Is it possible to convey an actor’s emotions using first person video?
Triggering emotions can reinforce your intended brand associations by accelerating the subconscious, associative learning process. In collaboration with Red Bull, Mindspeller started an investigation to better understand if and how marketeers can use video to leverage emotions experienced by the actor.
For this study our friends at Red Bull asked us if our Brain-Computer-Interfacing (BCI) expertise could help them make videos that convey the actor’s most intense emotions. As a first step in this research, we analyzed with EEG the range and nature of emotions that athletes experience when watching the video from a first person Point-of-View (“POV”) perspective. We were interested to find out to what extent an athlete relives emotions by watching a first person video of her performance. What triggers the most intense feelings? And how can we use our insights to create videos that can convey these emotions? Let’s find out!
For our pilot study we created two groups of EEG test subjects. The first group representing the actors (i.e., the athlete performing the sport shown in the videos). The second, the spectators (i.e., person who wasn’t directly involved in the sports performance shown in the video). Both subject groups were shown videos from POV versus from spectator perspectives. To make the results scientifically reliable we also used reference videos that were unrelated to any sporting event.
The nature and intensity of our brain activity can be visualized through various band frequencies (cf the wave frequencies shown in the images below). The range of these bands signal a particular state-of-mind. Eg. the Beta band correlates with ‘focus’, the Theta band correlates with ‘non-focus’ and the Mu band correlates with ‘sleep and relaxation’.
Based on the patterns of these brain waves we can derive insights relating to the feelings and emotions of our test subjects experienced while watching/reliving their sporting performance. Thanks to Mindspeller’s BCI signal processing expertise, we can reliably distinguish the EEG signal noise to reveal which video frames trigger which type of emotion.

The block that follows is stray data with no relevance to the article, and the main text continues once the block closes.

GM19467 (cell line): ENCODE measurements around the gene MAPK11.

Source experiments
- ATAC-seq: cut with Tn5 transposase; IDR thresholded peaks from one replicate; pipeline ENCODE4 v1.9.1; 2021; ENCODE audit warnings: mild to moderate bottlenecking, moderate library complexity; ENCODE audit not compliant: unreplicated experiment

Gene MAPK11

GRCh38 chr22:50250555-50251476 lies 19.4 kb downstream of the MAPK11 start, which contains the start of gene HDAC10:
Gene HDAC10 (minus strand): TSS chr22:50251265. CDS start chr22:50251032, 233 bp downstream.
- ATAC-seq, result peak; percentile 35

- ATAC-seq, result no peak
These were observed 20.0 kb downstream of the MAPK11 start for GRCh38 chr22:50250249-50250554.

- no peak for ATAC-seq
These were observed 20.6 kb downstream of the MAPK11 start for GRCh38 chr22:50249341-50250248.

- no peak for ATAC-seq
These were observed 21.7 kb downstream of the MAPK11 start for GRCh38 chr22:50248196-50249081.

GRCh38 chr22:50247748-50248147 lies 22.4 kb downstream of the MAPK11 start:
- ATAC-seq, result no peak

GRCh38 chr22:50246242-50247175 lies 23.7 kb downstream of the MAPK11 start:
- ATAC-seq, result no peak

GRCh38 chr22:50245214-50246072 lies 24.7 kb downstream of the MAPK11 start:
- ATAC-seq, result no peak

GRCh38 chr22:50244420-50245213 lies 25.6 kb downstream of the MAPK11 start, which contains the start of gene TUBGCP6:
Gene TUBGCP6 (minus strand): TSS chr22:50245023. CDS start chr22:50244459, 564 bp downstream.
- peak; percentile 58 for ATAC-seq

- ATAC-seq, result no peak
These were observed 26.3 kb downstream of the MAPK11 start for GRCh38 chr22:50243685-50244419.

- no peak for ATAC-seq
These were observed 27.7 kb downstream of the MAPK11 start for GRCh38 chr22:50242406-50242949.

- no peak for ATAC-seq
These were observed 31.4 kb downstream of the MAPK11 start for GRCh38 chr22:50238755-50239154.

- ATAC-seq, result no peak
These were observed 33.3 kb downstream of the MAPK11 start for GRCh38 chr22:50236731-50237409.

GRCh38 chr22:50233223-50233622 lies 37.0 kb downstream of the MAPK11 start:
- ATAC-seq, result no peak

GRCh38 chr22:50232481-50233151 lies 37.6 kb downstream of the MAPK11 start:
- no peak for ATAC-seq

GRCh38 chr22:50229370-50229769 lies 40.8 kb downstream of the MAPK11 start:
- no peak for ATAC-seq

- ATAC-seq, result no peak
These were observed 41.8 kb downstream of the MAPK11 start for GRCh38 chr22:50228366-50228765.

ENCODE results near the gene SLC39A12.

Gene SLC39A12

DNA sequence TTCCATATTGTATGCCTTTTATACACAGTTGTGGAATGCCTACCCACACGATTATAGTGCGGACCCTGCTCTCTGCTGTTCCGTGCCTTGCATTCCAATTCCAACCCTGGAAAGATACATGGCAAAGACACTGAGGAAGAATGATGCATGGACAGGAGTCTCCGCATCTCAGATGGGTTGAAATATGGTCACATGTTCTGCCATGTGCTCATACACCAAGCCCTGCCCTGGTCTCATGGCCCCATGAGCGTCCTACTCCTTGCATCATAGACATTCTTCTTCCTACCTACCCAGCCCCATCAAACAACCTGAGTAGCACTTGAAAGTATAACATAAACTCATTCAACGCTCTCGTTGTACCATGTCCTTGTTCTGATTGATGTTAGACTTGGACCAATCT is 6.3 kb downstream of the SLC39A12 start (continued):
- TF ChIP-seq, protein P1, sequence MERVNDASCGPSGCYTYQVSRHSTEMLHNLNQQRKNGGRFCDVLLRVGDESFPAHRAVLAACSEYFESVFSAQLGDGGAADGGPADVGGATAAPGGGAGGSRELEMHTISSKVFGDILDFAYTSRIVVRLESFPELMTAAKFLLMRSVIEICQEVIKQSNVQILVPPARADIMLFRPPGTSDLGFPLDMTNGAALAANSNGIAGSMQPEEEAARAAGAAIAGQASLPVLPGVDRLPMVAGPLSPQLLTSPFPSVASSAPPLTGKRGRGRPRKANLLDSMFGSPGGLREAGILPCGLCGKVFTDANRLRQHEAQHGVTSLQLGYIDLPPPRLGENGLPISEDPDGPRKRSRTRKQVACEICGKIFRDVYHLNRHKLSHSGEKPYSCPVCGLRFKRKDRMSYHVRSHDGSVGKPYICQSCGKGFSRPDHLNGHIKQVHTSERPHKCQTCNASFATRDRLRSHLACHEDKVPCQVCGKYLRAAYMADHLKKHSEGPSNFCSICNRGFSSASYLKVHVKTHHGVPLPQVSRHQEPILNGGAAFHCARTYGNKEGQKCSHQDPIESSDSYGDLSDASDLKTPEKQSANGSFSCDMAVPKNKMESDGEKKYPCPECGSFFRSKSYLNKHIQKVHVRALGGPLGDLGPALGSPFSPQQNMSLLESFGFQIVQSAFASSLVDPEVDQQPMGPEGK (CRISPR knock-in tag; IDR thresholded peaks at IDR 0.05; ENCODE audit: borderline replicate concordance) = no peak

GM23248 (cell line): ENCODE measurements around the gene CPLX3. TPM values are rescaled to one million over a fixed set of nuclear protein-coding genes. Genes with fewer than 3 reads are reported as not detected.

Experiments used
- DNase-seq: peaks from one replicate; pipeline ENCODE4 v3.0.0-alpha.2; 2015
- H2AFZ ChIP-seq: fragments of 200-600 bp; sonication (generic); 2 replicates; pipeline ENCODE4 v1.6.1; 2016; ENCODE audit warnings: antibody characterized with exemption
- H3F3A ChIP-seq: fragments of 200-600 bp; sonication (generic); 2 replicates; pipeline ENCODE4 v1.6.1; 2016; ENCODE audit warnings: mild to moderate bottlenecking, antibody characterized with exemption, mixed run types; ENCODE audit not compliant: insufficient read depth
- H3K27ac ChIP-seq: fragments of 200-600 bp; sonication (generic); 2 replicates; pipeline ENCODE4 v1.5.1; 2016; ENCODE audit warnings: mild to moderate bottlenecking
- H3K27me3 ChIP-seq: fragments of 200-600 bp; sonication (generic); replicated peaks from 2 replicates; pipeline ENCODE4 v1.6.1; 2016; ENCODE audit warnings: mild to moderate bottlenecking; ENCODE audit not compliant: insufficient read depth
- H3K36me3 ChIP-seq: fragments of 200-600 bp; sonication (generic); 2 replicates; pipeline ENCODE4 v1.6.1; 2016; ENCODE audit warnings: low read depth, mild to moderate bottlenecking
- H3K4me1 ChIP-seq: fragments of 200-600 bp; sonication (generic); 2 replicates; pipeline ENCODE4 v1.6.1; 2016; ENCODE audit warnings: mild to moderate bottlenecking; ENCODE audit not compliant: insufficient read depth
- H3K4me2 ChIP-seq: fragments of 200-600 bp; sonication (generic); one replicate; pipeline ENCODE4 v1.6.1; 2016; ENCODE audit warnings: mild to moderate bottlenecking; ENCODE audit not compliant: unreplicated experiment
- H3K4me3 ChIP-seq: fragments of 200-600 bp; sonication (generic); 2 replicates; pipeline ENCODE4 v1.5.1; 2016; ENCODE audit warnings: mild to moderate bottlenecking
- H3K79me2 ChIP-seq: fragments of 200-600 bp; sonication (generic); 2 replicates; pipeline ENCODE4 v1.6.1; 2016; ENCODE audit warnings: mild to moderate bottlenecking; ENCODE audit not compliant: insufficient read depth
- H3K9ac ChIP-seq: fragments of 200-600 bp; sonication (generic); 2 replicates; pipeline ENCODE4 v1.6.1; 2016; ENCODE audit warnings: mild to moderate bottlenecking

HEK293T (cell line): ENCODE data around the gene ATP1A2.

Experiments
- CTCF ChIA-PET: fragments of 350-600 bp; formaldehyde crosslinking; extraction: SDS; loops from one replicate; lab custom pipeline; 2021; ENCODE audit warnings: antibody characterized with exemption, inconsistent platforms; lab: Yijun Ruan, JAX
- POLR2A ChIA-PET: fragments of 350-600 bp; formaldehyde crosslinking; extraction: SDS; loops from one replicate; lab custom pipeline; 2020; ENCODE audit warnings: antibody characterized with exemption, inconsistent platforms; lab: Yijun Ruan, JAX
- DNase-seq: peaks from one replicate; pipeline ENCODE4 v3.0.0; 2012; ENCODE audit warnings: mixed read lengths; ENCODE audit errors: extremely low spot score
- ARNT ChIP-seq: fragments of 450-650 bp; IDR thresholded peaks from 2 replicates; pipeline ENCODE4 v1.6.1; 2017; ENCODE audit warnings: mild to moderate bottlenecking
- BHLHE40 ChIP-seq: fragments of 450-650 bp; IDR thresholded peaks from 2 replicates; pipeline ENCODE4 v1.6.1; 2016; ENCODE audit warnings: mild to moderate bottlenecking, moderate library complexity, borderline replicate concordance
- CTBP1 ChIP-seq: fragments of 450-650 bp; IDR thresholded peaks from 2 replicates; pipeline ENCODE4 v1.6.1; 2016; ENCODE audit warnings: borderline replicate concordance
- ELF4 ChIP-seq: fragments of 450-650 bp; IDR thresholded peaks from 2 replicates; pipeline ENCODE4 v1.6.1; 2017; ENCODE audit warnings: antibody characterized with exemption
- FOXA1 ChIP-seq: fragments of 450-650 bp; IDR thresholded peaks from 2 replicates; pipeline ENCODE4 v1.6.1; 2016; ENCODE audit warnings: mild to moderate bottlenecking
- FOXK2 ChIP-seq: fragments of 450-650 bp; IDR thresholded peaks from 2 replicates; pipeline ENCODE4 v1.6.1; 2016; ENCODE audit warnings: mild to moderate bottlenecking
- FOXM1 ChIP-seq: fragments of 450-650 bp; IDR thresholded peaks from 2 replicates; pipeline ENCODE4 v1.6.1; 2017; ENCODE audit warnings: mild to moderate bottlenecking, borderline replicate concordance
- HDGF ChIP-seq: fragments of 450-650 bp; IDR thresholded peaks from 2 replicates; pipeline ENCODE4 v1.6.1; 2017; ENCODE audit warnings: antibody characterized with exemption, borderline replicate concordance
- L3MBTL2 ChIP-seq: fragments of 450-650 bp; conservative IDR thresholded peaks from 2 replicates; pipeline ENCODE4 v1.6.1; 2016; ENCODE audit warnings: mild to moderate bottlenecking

Our pilot study revealed interesting results about the emotions we experience while watching videos. When the actor (who actually performed the sports in real life) watched the video, he or she seemed to relive the scenes. Moreover, the brain showed an interesting increase in activity, not seen in the EEG recordings of spectators.
The EEG recording for spectator subjects who did not actually perform the sporting event only showed an increase during the most spectacular action scenes. Eg. launching a game-changing attack during a boxing match. This difference in athlete versus spectator EEG profile demonstrates the potential to increase spectator engagement to mimic the emotions experienced by the performing athlete.
What evoked the most intense feelings during the POV videos was a combination of a first person perspective to ‘relive’ the sporting event with an amplification of the most unexpected sensory stimuli experienced from the spectator view (eg. hearing the sound of a snowboard scraping against the rocks). Actor subjects felt as if they were in the moment, reliving the performance. Spectators feel they are taking the first person perspective of the performing athlete.
PRELIMINARY TAKE AWAYS:
- Identify key ‘first-person’ emotional scenes in your video with an EEG brain scan of the performing actor reliving her performance whilst viewing the first person PoV video shortly after the performance.
- Focus on dynamic scenes such as an extreme sporting event or performance to increase viewer engagement.
- Emphasize the most amazing sequences as well as the people and surprising sensory stimuli encountered by the actor during the performance.
STAY TUNED FOR PART II OF THIS EXCITING NEW RESEARCH DURING SUMMER!
Interested in Mindspeller’s Neurosemantics-as-a-Service? Contact us today to learn how we can help you.